Craig Green S/S 2017
The talented designer takes us on an uncharted pilgrimage
Even before I had sat down at my first show on Friday at LCM, three people had told me there was “practically nothing to see” in London. Opinions, ironically, were immediately disproved by a memorable and exploratory show by Craig Green.
The current darling of British menswear, Craig Green, radically reworked many classic menswear garments, breathing in new life with his gutsy cutting and off-beat construction. Or reconstruction rather, since it was as if he had taken apart most of the clothes before stitching them back together – or like a mechanic setting out to rebuild a classic car, but ending up with a dragster.
There were hipster monastic robes, though done in pinstripe of chalk stripes; or maypole dancers composed on pastel techy nylons and silks. The most dramatical looks were a group of Himalayan nomads in padded jackets and blankets cut into long pareos, topped by faux ski caps. A quartet of Nepalese style wanderers in matelassé Mao jackets and trousers cut up to the thigh stroke me as the most beautiful. They resembled survivors of an earthquake who managed to end up in a great boutique hotel located on the roof of the world.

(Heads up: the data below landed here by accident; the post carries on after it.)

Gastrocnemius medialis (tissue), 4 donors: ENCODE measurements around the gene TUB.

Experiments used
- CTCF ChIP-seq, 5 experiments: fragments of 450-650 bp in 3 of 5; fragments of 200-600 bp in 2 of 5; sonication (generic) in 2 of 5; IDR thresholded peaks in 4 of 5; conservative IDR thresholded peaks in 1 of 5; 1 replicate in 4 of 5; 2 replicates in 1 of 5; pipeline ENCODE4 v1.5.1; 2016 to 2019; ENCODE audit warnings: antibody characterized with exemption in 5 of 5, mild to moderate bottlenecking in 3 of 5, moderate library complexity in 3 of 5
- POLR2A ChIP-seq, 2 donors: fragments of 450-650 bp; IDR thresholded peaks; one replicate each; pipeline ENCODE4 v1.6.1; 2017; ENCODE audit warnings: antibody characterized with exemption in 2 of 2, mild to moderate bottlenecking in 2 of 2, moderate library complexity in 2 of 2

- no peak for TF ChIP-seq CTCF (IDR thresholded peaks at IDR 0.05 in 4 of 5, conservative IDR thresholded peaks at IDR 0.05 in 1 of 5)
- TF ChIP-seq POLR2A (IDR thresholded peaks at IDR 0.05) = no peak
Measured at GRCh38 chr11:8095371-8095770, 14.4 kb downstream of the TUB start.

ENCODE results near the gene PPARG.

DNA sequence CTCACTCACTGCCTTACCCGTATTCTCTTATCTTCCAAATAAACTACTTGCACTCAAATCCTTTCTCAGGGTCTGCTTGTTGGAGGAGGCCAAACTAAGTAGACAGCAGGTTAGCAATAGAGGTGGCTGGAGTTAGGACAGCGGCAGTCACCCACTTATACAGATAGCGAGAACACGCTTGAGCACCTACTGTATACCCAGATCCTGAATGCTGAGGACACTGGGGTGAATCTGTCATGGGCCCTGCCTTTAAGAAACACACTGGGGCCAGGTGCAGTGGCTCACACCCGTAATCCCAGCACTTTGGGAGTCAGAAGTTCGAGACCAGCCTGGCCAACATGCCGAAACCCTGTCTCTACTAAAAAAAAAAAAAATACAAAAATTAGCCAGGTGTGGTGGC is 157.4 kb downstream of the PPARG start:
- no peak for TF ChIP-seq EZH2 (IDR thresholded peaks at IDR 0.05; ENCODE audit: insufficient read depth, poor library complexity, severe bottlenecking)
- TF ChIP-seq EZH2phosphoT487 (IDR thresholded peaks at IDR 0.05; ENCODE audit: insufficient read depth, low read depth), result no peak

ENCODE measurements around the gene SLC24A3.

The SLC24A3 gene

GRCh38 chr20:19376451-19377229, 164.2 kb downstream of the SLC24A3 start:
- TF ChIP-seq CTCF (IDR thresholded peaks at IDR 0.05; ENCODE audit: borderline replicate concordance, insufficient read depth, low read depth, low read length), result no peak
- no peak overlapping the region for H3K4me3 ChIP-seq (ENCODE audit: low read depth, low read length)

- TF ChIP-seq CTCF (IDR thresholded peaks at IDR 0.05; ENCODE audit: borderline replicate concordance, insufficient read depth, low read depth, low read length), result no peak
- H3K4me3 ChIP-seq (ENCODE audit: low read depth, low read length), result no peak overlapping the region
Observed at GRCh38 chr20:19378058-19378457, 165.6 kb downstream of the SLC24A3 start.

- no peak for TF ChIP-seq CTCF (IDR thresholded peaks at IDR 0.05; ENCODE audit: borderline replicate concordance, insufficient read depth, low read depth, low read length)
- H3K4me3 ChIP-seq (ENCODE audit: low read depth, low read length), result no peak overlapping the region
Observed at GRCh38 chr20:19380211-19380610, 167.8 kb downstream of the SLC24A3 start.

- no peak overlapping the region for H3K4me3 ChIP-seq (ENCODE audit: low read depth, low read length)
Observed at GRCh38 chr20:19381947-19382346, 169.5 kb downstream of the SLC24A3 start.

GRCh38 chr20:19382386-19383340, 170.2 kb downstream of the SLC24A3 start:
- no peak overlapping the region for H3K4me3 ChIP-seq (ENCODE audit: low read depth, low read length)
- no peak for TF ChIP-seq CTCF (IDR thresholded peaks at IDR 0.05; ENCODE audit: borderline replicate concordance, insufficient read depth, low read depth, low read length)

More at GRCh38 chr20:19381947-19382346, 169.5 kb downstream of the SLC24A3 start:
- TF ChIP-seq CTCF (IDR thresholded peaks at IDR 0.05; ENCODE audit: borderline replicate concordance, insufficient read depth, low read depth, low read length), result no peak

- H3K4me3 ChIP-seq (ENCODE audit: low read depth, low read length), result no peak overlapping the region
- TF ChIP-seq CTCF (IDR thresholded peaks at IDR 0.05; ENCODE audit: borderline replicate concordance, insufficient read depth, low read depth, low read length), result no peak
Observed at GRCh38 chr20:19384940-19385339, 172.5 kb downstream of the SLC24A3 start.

“An uncharted pilgrimage”, commented Green, being the latest winner of the British Fashion Council/GQ Designer Menswear Fund award, worth a juicy 150,000 sterling. It was a very fine show, and a welcome reminder of how truly talented designers can imagine worlds which none of us have seen, or imagined before.
A generous fellow, the designer thanked everyone and the kitchen sink in his program notes, including the delightfully named Mama Man. Despite his late arrival in fashion, he is on record on how much the early shows of John Galliano for Dior in Paris have inspired him.
Craig Green has been linked with Berluti as a successor to the great Alessandro Sartori, although his revolutionary ideas do not make him seem the ideal casting for this classy house. Quite why a celebrated Savile Row brand has not hired Green is the latest proof of the innate conservatism of London tailors and yet another example of how Continental fashion executives – unlike their UK colleagues – have the chutzpah and vision to sign on important young British talent. Which is what Green is.